Wii've learned a lot about computer games | MomsCharlotte.com
TRACY LEE CURTIS


Tracy Lee Curtis is a humorist, writer and speaker. She writes family humor for the Charlotte Observer. Her column appears each Sunday.
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Wii've learned a lot about computer games

By ObserverTracy on 02/28/10 12:00

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I go back and forth on the whole video game thing.

To game, or not to game. Now there's a question.

Computer games, the Wii, Nintendo - I guess they all have their pros and cons.

The obvious advantage to computer games is that my kids are learning basic computer skills. Even my 3-year-old can click and drag with the best of them. And the games they play are educational, so they learn patterns and sequencing, some spelling and math.

The disadvantage is that they use my computer and rearrange all the icons on my desktop. The toolbar goes from horizontal at the bottom to vertical on the side. And they leave the volume turned all the way up so when I'm groggily signing on at 7 a.m., someone hollers "YOU'VE GOT MAIL!!!" And then I fall out of my chair.

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The Wii is another one I have a tough time with. Although I do like that it's one of the few things my boys will do together. I, too, enjoy a little Mario Kart. I like racing my motorcycle around at dizzying speeds, right up to the point I careen off a cliff, and my vertigo kicks in. Such a rush.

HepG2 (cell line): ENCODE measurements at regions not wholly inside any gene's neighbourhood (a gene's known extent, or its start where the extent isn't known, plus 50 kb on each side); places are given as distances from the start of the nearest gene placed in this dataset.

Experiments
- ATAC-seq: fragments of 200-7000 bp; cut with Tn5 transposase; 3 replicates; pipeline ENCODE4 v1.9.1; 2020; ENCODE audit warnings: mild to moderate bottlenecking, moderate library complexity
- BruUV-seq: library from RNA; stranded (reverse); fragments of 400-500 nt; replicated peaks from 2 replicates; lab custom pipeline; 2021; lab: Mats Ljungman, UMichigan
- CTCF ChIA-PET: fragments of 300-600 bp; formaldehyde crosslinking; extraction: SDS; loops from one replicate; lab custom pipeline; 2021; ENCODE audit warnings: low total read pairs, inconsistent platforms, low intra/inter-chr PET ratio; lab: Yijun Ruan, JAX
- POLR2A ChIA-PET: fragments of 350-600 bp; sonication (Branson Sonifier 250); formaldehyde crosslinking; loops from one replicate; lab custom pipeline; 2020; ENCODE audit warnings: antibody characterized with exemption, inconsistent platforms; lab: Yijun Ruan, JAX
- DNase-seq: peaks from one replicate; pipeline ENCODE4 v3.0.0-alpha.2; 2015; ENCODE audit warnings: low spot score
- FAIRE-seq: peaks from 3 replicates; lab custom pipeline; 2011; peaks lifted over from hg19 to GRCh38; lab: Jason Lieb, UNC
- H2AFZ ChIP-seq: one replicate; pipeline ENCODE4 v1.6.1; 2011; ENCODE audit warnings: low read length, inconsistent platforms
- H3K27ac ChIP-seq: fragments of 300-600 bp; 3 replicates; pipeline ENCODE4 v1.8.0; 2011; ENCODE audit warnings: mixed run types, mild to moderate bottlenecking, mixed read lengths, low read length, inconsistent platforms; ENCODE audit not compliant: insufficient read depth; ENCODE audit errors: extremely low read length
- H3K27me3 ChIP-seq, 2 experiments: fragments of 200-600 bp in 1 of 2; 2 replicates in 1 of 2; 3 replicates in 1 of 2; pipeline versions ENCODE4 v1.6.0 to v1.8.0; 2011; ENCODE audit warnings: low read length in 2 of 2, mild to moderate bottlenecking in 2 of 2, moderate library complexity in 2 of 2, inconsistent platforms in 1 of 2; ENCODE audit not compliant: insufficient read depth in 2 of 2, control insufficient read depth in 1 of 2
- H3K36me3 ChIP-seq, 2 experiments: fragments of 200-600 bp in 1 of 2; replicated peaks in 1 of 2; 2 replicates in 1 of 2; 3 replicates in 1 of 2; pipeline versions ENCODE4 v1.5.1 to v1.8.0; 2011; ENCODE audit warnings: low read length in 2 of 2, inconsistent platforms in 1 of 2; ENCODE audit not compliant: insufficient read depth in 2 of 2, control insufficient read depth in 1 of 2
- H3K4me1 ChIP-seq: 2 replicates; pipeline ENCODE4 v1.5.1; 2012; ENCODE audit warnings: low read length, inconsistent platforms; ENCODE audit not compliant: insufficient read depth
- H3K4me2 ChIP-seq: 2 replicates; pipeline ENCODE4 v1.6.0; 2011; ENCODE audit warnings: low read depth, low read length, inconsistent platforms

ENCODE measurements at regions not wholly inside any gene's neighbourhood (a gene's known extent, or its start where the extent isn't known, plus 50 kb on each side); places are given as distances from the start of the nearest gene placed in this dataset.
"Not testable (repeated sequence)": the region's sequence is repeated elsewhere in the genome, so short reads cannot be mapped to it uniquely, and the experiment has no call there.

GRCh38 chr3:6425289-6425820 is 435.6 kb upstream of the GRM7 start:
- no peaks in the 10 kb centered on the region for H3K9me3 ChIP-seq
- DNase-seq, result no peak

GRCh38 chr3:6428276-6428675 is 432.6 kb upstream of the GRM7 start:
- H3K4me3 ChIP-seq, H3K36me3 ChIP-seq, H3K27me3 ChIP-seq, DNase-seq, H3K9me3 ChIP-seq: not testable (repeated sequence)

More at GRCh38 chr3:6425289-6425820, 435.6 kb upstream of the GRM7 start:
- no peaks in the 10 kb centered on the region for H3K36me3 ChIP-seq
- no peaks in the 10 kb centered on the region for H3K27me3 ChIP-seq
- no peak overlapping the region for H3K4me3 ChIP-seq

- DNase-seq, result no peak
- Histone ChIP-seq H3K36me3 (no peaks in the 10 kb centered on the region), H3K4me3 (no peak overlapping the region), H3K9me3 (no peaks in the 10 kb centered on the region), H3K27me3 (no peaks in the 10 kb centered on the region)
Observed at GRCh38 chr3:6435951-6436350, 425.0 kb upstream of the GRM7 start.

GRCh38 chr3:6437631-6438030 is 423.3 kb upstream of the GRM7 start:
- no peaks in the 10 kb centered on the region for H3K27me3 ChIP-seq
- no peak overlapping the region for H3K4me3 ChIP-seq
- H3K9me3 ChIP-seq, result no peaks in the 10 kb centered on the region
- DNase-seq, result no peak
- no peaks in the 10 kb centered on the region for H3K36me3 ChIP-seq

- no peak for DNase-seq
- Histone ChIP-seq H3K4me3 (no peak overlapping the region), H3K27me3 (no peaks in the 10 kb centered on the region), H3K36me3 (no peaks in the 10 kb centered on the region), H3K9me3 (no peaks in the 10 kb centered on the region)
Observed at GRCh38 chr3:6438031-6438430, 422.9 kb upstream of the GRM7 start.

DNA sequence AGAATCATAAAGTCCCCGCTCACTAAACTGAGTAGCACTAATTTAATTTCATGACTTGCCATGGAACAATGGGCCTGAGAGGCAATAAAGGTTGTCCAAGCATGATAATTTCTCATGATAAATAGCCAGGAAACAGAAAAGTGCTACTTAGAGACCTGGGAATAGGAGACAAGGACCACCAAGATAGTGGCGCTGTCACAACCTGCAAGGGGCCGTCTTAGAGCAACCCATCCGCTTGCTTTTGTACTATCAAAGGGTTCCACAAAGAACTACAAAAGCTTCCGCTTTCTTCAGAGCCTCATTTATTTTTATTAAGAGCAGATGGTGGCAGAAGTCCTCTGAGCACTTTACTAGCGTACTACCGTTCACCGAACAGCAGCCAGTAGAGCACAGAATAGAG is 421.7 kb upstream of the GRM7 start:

The disadvantage is all the arguing over which game they're gonna play, who gets to go first, who got the highest score, etc. We hit a real low point when all the players accidentally got erased. It was like we lost the family pet. I underestimated everyone's attachment to "King Boo" and "Diddy Kong." We held a private ceremony for the dead, followed by a seminar on delete applications.

The Nintendo DS is the tough one. It's not educational. And you can't play it with anybody. But one advantage is that you can unlock different worlds, making the question "What world do you live in?" completely answerable.

The disadvantage is that it's portable. I've seen my son literally work it into his morning routine, so he can make it through at least one world and still be dressed for school. He puts on a shoe, beats a level, puts on the other shoe, beats another level, then makes his way to brush his teeth while entering another hemisphere.

"Come back!" I holler, shaking him out of World 8.

"MOM - I'm about to win this battle!"

Uh... no you're not.

I was sort of amused when he had to write a report on what he wants to be when he grows up. He picked Video Game Designer. I was sure the tediousness of the research and the technical mumbo-jumbo would burn him out on the whole thing. But he wrote a stellar paper and designed five storyboards illustrating the five worlds of his original game.

And then he reported that video game designers make anywhere from $50,000 to $250,000 a year. Or more.

Mario Kart anyone?

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